15 April 2002
Bill repeats his concerns to Dynamics group colleagues, that Dr. Zhu is exhibiting signs of depression. He needs to feel that he is a valued member of the group, and has his own computer, to help establish his status.
22 April 2002
3rd Formal PedSALi meeting
(i) Vince Gill, Foresight Research Co-ordinator gives a strong warning that School of Engineering attitudes must improve, if the PedSALi project is to succeed.
(ii) Bill offers to work with technicians, to upgrade the 1.8 metre student drop test rig, by adding a shock cord catapult, to allow impact velocities of 11.1 m/s to be achieved. The offer is accepted.
5 September 2002
A few days before the start of the Smart CrashSALi contract, Bill discovers that the contract will cost Cheshire Innovation £6,040 more than the original quote, provided by the School, because VAT has now been added.
27 September 2002
Bill intervened in a vigorous scolding of Dr. Zhu by the senior technician. The technician had just been given a job request for the technical staff to urgently construct an array of load sensors, for the PedSALi project. Due to his poor spoken English, Dr. Zhu, acting on behalf of the Principal Investigator, was unable to respond.
Bill tried to convene a short meeting of the PedSALi research team with the senior technician, to sort out the problem, but was unable to find Dr. Zhu’s line manager. Bill’s subsequent email requesting a meeting, as soon as possible, was ignored.
(i) The work required an estimated forty hours of technician time. Mild steel was specified for the job, but the senior technician warned that this could warp during machining.
(ii) It was unnecessary to make the sensors in-house, because £7,000 of EPSRC funding had been allocated specifically for their purchase. The senior technician recommended that some of the funding should be used to have the array machined by an outside contractor, using spring steel.
(iii) The array was eventually, grudgingly, built in-house from mild steel. It was warped, when checked with a straight edge. Apart from one test run in December 2002, it has never been used.
(iv) Why the senior technician was angry: The technicians were a man down and needed a grieving period. The technician assigned to the PedSALi project, had died the previous week, from head injuries, sustained in a cycling accident.
13 November 2002
The Dow representative repeats his request, for a Microsoft Project based forecast of University work, for a Dow management meeting, to decide on their future commitment to PedSALi.
No response could be made, because the School of Engineering did not possess a copy of Microsoft Project.
21 November 2002
Bill has lost 28 lb in weight during previous twelve months; he seeks medical help for exhaustion and high blood pressure.
9 December 2002
7th Formal PedSALi meeting
(i) The School of Engineering agrees to withdraw two conference papers, after objections from Dow & Cheshire innovation, that their poor technical quality could damage the good commercial name of the PedSALi project.
(ii) The School agrees to complete the shock cord upgrading of the 1.8 metre drop rig, to allow it to be used for 13.4 kg drop mass, 11.1 m/s impact tests, as specified by the European requirements.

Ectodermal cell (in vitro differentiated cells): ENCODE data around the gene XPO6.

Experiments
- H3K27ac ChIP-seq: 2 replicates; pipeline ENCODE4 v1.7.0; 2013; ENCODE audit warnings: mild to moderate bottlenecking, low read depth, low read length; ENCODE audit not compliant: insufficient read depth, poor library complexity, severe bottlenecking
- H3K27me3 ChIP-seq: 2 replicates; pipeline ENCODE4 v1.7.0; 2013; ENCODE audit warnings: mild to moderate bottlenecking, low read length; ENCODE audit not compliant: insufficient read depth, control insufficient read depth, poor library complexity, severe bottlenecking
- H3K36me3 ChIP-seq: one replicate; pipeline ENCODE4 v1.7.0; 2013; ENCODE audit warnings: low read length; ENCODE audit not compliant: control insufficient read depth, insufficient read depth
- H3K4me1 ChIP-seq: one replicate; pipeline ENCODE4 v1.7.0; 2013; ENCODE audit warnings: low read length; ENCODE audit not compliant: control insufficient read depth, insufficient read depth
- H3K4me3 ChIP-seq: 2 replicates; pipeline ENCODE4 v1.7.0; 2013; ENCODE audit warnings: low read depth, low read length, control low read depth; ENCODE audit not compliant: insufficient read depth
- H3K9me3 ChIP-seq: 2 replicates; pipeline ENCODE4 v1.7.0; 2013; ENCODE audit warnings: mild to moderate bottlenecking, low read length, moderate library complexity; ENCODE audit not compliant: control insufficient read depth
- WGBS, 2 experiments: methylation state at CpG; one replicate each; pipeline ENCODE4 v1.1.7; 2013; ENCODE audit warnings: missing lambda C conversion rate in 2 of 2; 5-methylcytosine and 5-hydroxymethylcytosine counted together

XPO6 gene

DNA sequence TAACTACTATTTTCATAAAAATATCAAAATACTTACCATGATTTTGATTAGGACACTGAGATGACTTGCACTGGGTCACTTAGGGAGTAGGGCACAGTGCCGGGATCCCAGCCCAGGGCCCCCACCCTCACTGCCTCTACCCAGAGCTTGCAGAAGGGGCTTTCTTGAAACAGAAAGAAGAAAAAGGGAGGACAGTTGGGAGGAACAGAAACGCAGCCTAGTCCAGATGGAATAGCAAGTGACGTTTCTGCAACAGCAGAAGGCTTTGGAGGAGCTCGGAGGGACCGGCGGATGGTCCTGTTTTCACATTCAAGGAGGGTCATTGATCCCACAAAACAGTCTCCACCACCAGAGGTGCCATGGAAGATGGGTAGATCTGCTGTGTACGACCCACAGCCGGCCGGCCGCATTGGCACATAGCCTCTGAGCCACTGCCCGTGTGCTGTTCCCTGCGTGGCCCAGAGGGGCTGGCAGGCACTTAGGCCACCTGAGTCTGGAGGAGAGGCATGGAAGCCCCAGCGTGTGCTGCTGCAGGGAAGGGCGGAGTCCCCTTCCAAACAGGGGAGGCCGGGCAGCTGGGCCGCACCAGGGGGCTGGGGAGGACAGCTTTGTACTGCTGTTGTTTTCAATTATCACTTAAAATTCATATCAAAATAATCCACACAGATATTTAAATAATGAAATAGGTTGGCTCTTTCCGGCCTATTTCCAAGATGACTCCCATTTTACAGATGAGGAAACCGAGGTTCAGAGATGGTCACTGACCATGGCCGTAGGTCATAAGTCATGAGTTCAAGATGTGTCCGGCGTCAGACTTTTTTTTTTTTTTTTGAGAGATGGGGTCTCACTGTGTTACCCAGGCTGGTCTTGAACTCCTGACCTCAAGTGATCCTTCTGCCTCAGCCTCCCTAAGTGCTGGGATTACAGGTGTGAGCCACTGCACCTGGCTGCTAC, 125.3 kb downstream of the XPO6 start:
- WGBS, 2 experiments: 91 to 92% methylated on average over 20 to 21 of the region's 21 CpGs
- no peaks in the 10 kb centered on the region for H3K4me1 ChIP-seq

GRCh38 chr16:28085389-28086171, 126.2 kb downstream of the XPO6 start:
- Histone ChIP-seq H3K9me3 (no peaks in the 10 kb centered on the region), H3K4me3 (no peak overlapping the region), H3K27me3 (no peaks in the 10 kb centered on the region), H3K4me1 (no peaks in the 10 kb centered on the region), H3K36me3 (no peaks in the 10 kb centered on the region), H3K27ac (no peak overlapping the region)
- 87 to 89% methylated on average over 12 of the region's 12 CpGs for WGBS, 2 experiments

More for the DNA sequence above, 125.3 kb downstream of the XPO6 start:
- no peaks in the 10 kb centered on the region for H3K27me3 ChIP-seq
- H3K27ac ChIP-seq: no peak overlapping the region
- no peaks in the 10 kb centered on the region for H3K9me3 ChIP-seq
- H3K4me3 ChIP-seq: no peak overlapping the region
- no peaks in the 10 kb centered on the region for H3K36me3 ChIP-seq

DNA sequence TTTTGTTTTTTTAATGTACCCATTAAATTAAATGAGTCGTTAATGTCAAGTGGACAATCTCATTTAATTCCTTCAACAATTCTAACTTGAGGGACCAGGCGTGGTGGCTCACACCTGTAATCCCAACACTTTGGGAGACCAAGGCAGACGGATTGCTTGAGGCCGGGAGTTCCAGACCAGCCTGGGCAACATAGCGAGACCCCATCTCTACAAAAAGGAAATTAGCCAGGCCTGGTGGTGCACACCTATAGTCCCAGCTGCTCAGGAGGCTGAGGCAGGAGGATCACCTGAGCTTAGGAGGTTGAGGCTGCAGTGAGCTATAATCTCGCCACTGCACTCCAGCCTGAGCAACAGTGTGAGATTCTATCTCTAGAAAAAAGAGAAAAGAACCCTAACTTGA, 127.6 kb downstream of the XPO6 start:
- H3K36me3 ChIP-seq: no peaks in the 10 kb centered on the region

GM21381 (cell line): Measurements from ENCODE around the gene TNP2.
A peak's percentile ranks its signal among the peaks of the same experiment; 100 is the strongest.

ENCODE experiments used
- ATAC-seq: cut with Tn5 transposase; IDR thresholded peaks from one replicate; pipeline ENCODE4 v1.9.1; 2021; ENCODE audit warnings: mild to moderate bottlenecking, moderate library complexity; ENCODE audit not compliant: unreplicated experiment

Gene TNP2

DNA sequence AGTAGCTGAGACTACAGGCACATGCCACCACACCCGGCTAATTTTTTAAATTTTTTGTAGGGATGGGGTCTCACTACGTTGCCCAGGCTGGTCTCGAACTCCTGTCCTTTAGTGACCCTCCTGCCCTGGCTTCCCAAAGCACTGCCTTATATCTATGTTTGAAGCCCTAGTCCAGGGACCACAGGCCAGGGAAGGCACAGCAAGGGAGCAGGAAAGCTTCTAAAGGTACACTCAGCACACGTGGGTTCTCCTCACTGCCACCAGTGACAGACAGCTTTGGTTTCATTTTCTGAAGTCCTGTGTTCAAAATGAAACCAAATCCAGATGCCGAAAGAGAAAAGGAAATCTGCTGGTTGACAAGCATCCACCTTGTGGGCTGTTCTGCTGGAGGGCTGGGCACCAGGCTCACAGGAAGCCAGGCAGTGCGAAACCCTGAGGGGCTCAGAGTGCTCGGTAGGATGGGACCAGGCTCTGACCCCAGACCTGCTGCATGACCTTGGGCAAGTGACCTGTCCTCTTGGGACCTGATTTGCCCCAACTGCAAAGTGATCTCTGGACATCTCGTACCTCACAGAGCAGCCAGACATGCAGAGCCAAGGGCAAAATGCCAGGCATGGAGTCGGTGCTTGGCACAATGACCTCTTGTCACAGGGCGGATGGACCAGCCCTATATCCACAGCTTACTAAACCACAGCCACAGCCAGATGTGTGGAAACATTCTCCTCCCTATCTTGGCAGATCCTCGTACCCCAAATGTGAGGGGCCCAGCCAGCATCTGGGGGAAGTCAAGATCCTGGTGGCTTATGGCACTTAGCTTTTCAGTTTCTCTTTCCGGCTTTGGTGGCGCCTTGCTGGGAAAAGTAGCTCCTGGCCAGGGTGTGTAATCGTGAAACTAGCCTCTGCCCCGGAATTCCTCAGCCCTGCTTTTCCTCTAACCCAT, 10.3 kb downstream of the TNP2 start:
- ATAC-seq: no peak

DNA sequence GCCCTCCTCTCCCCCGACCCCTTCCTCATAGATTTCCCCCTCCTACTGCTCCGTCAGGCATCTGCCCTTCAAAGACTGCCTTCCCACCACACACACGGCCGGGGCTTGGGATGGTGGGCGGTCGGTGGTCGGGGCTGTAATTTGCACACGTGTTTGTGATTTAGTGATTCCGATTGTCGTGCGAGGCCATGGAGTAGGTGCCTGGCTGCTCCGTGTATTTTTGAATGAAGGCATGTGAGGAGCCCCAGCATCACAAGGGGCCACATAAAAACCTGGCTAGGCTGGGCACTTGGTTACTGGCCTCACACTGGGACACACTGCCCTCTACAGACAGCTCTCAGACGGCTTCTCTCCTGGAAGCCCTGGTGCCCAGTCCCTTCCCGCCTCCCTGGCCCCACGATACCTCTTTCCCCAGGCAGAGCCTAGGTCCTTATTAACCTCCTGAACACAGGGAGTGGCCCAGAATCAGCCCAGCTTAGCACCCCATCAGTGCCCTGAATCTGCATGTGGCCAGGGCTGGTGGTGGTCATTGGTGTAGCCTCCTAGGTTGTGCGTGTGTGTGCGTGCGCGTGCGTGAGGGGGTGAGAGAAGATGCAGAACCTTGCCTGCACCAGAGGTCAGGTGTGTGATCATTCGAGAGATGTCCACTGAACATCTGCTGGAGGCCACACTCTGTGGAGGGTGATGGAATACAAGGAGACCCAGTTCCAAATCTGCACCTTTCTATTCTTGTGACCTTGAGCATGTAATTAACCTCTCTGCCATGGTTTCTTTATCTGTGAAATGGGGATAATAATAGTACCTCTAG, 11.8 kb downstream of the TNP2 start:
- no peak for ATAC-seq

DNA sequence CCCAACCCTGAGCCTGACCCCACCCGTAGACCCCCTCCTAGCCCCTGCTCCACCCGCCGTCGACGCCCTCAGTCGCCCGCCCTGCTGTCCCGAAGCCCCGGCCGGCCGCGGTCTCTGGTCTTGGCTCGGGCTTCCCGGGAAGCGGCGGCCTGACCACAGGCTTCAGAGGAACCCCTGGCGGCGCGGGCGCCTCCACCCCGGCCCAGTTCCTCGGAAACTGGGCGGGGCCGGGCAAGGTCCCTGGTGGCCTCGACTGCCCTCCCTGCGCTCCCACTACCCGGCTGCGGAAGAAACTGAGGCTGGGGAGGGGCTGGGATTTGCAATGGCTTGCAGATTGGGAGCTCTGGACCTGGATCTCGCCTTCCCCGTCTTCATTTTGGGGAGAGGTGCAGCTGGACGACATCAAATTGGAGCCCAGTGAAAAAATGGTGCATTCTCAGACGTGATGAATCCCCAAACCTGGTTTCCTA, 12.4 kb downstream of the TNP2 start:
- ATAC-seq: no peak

20 December 2002
In following up a complaint from the technicians, Bill discovers that University colleagues have decided to suspend plans to add a shock cord catapult, to accelerate a 13.4 kg mass to 11.1 m/s. Instead, they plan to meet the European impact requirements, by using a 59 kg drop mass, impacting at 5.3 m/s. (Both types of impact provide an impact energy of 825 Joules.)
The technicians complain about the shape and complexity of the new impact head. It has an H shape in horizontal profile, which means that, at its greatest width, it is wider than the clearance between the drop rig uprights. Every time the impact head is changed, the drop rig will need to be dismantled by two technicians.
The technicians consider that adding a catapult to the rig will require less technician time than fabricating a new impact head with inclusive bearings. The materials for building the catapult have been purchased by Bill and are in stock.
Bill disagrees with the justification for using a 59 kg drop mass, which had been reached without consulting Dow or Cheshire Innovation. He argues that since SALi is a pseudo visco-elastic medium, it must be tested at the European test velocity, in order to obtain valid estimates for the contribution of viscous damping.
Dr. Zhu did not have the spoken language skills to join in the debate, which lasted several months.
Dr. Zhu’s home, in a cul-de-sac, close to the University, was attacked at least ten times during this period. His telephone and cable television lines were cut. The telephone company pressurised him to pay for the damage. Negotiating with the company was beyond his language skills. Bill had to act on behalf of the Zhu family.
January 14 2003
Dr. Zhu informed Bill that two unopened boxes of Sconapor expanded polystyrene beads, sent by Dow from Germany, have gone missing. These were large boxes, each holding about one cubic metre of Sconapor, so they were difficult to lose by accident. Dr. Zhu and Bill conducted an extensive search of the School of Engineering Building and asked a lot of questions, but the boxes were never found.